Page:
Thursday, July 19, 2007
Potts Camp ordinance prohibits vicious dogs
By SUE WATSON
A recent dog ordinance passed by the Town of Potts Camp has drawn some criticism and concern by pet owners, according to Mayor Jimmie Collins.
He said the board of aldermen may have to revisit the ordinance from time to time. He has received very few calls from pet owners concerned about the definition of vicious dogs, he said.
The ordinance prohibits a vicious dog to be within the town, requires vaccinations and identification tags, muzzles when walking a dog on a leash, and the penning of dogs kept outside the house, according to alderman Joan Cox, who backs the ordinance.
Collins said the ordinance was needed because meter readers were having trouble getting to meters at some residences.
The language in the ordinance was causing some concern from residents who quibbled about the definition of vicious, he said. The ordinance requires that vicious dogs be muzzled when on a leash.
“I had one guy to call and say he had two pit bulls and had gotten rid of them and then got a citation for another dog,” Collins said. “The dog does not have to be a pit bull to be vicious.”
The ordinance has been in effect for about two months. Potts Camp police enforce the ordinance. The town has no provisions for picking up and housing animals.
Collins said the town has a problem with dogs running loose. People are dumping off unwanted pets in the town. Some residents carry a stick when they are walking, another indication that dogs are threatening the peace, he said.
Potts Camp is a small town and most dogs are recognized by the public.
“We’ve got stray dogs and you can notice this in certain areas,” he said. “I see dogs I’ve never seen before. Being a small town, people are dropping off dogs who don’t live here. I see them usually at the first of the month.”
Good hearted residents are feeding strays, allowing them to linger at their homes, and then when there is a problem with the dog being a nuisance, no one claims ownership of the dog, Collins said.
The mayor said he worries that a vicious dog will attack a youngster. The ordinance is there to protect citizens, he said.
Several cases are expected to come before the municipal court soon. Collins is advising residents who have received citations for their dog to explain their situation to Judge Cunningham.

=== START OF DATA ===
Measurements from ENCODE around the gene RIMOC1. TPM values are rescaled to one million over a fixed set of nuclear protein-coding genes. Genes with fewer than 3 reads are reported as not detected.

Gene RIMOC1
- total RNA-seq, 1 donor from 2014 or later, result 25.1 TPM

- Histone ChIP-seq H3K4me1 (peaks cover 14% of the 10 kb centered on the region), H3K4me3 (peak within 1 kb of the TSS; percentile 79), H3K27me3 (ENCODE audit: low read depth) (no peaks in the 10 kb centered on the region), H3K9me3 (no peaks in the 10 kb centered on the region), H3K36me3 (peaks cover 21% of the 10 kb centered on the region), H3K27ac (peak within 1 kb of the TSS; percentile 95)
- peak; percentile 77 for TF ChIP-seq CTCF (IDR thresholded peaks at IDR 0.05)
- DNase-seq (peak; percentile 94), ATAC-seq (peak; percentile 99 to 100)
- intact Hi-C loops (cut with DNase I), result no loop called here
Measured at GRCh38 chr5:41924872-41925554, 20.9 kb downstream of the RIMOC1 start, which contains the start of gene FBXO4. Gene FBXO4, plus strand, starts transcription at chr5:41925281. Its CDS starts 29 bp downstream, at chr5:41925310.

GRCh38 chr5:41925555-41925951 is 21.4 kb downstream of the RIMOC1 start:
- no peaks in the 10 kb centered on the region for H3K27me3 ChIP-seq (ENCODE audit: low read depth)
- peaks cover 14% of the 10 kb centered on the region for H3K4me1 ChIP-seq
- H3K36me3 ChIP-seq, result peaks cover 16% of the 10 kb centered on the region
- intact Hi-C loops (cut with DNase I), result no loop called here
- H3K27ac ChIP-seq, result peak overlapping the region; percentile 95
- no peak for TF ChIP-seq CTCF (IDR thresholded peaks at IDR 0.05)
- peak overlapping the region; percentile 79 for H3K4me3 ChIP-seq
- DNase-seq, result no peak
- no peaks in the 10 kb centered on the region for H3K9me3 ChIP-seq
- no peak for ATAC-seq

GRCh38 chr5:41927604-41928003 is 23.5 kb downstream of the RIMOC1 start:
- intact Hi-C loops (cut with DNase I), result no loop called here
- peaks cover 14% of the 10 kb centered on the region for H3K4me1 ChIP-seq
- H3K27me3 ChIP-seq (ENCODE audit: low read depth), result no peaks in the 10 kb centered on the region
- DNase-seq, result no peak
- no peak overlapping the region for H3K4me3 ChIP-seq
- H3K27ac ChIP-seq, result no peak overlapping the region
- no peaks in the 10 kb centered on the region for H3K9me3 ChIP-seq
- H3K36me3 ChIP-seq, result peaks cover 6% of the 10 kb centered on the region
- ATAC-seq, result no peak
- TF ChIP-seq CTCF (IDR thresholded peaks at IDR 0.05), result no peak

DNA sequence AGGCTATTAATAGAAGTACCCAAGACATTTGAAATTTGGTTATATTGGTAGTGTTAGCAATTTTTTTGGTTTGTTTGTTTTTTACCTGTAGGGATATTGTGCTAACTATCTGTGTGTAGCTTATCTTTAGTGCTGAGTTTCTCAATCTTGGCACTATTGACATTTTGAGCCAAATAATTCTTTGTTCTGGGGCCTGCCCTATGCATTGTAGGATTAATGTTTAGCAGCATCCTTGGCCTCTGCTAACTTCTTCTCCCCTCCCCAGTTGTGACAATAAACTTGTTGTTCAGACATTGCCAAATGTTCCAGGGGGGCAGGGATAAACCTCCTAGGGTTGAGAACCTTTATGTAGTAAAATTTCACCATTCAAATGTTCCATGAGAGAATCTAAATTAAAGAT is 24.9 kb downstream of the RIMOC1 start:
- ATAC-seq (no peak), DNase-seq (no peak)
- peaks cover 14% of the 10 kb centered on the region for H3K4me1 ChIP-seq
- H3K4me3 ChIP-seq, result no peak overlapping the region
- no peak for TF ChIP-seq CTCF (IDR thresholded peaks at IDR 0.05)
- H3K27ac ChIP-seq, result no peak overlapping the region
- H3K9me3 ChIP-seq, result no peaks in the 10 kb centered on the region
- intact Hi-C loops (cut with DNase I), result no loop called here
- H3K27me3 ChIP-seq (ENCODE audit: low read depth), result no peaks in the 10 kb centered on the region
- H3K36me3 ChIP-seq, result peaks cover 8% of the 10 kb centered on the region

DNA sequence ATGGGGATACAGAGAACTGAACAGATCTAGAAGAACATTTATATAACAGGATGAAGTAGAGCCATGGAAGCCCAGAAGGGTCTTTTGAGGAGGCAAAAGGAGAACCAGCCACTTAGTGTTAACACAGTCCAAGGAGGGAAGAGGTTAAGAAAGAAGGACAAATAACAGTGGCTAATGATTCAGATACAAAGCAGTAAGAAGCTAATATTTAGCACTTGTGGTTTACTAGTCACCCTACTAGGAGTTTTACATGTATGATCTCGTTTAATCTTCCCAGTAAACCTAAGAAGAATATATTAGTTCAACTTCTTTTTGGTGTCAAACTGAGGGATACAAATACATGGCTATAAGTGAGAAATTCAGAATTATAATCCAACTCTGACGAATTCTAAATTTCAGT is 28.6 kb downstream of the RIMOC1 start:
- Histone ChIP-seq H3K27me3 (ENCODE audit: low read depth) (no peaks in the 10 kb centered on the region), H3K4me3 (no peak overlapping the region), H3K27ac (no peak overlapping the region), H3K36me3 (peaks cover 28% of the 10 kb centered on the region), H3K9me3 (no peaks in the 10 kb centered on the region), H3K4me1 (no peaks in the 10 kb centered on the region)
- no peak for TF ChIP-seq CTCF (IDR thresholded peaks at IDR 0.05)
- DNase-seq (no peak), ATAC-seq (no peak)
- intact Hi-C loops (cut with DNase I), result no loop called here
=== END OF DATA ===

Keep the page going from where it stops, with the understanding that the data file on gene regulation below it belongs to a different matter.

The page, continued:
Collins said he believes the board of aldermen is being fair to residents and the ordinance is being applied equitably.
He doesn’t have a dog, but said he understands people who do.
“I understand every dog owner - whether it is a pit bull or another kind of dog - has to love a dog or they wouldn’t want them,” he said. “We have a dog problem here. I hate it for the people who take care of their dogs and keep them up. Some are pleased with the ordinance and some are upset with it.”
The mayor hopes those who have concerns will come to the board of aldermen meetings, get on the agenda and participate in the discussion.
Alderman Cox said she has not received any calls from residents regarding the ordinance but she fully supports the ordinance.
She has personal experience. A vicious dog attacked her little chihuahua on the back deck and killed it right in front of her eyes. Other strays are setting up housekeeping at night on her deck, so she has to remove the cushions from the furniture at night to keep them from being slept on by strays. Cox said she wants her grandson to be able to play on the back deck but worries about stray dogs attacking him, after her little dog was killed.
The alderman said the public has been advised for three or four months about requirement for fencing in dogs that are kept outdoors.
“No one has done it,” she added.
The public asked for the ordinance for a long time before one was passed, she said.
“We will enforce what we have now for the safety of the citizens of Potts Camp,” Cox said. “That’s how I would vote.”
One alderman’s son was chased into the utility room by a stray and had to be rescued, that’s how bad the stray dog problem has been, Cox said.
“There are so many strays down here it is pitiful,” she said. “Everybody just dumps their mangy dog off and they run in packs. The dig up the flower beds. People won’t own them even though they are feeding them.
“The town just had to do something. People were complaining at nearly every board meeting.”
Some cats have been attacked by stray or vicious dogs in Potts Camp, Cox said.
Cox joined mayor Collins in inviting anyone who has concerns with the new dog ordinance to call town hall and get themselves placed on the agenda so they can have their say.
The Potts Camp mayor and board of aldermen meet on the first Tuesday each month at 6 p.m. at city hall.
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